“City officials Tuesday defended a decision to sell a former firehouse in Jefferson Park effectively for $10 and turning down an offer of $300,000 from the nearby Copernicus Foundation. The Copernicus offer never offered evidence of financing, a clear plan and a timetable for its project, said a city spokesman.
“In July, the city’s Community Development Commission agreed to sell the building at 4839 N. Lipps Ave. to an affiliate of Ambrosia Homes Development. Its proposal calls for adding one floor to the two-story brick building — vacant for about 10 years — and to convert the ground floor into a pub and restaurant for Lake Effect Brewing. The rest of the building would be turned into nine apartments.
“Ambrosia, led by Tim Pomaville, agreed to pay environmental remediation costs at the property, estimated to be worth almost its appraised price of $208,000. Hence, the stated price of the sale was $10, according to a report to the CDC. Copernicus responded when the city advertised for competing bids.
“A Copernicus board member said Tuesday he was shocked by the decision because the organization was prepared to pay $300,000 plus the remediation costs. “We’re financially prepared to do what needs to be done on this building,” Zenon Kurdziel, an architect and an owner of Ridgeland Associates, said during a news conference outside the property.
The city’s rejection letter to Copernicus, dated Tuesday, said the foundation’s proposal had numerous flaws. Signed by Project Manager James Wheaton of the Housing Department, it said the group’s budget did not include a purchase price or “a projected cost for remediation of lead-based paint and asbestos that is approximately 40% of the actual cost of remediation.”
For similar reasons, the city also rejected an offer from Local 58 of the United Brotherhood of Carpenters and Joiners of America. A spokesman said the union’s offer was for $1. (Roeder, Chicago Sun-Times)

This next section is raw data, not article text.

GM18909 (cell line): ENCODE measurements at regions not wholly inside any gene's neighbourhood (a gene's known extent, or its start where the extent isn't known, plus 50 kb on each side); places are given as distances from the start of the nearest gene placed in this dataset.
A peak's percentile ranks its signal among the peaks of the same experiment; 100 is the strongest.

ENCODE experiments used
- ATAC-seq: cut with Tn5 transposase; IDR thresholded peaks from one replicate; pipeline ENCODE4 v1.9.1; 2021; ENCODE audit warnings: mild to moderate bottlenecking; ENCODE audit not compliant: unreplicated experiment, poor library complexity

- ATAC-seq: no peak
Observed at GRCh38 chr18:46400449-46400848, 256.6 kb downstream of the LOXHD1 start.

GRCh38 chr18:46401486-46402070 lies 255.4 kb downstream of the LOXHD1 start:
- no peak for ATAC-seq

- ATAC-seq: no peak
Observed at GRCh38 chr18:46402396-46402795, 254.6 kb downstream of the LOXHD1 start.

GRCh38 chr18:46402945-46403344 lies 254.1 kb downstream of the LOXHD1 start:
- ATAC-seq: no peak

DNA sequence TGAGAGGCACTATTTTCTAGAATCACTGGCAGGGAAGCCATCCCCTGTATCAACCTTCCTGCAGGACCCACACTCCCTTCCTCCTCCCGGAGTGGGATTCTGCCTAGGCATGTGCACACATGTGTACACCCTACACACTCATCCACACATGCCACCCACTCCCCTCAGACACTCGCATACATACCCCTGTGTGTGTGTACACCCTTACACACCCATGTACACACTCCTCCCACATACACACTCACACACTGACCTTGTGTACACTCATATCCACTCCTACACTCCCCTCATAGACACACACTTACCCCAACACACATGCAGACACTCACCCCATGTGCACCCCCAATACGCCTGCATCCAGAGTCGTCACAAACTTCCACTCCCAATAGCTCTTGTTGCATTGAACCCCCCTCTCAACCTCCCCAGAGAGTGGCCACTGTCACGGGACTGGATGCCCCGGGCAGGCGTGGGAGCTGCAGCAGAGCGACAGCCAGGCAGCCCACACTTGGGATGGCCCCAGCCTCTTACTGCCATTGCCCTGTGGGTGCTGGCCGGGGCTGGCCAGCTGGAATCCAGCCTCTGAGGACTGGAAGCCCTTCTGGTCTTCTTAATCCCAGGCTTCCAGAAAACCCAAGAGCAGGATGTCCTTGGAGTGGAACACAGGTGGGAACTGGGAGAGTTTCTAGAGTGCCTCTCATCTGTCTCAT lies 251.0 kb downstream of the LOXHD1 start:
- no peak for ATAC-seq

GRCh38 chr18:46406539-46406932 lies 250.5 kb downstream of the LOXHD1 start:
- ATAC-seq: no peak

The revised redevelopment plans for the historic Jefferson Park Firehouse embrace the building’s history, character and authenticity. Preservation Chicago believes that embracing the historic character will not add materially to the project costs, but it will contribute significantly to the success of the micro-brewery once the building is open.
The Northwest Chicago Historical Society and Preservation Chicago encourages ownership and City of Chicago to seek a Chicago Landmark Designation for the building. This could be considered as an individual landmark or as an extension of the thematic Chicago Fire House Landmark District.
Preservation Chicago applauds current 45th Ward Alderman James M. Gardiner for his support. We also applaud Ambrosia Homes and Lake Effect Brewing for listening to the community, integrating the comments and changing the trajectory of the development. A special thanks to the dedicated and outstanding advocacy of the Northwest Chicago Historical Society, Susanna Ernst, Frank Suerth, and Jacob Kaplan.
City defends taking $10 offer for Northwest Side firehouse: Copernicus Foundation said it offered $300,000 for the Jefferson Park building, but city insists the group’s plan lacked financing and details, David Roeder, Chicago Sun-Times, 9/15/20